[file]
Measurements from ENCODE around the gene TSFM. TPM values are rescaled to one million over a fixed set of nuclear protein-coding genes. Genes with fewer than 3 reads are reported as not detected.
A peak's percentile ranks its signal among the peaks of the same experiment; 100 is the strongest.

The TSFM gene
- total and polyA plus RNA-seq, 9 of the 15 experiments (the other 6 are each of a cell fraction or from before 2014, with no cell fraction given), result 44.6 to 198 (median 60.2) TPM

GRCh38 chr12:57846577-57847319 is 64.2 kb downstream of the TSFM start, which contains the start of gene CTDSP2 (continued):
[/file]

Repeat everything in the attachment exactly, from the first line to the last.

Measurements from ENCODE around the gene TSFM. TPM values are rescaled to one million over a fixed set of nuclear protein-coding genes. Genes with fewer than 3 reads are reported as not detected.
A peak's percentile ranks its signal among the peaks of the same experiment; 100 is the strongest.

The TSFM gene
- total and polyA plus RNA-seq, 9 of the 15 experiments (the other 6 are each of a cell fraction or from before 2014, with no cell fraction given), result 44.6 to 198 (median 60.2) TPM

GRCh38 chr12:57846577-57847319 is 64.2 kb downstream of the TSFM start, which contains the start of gene CTDSP2 (continued):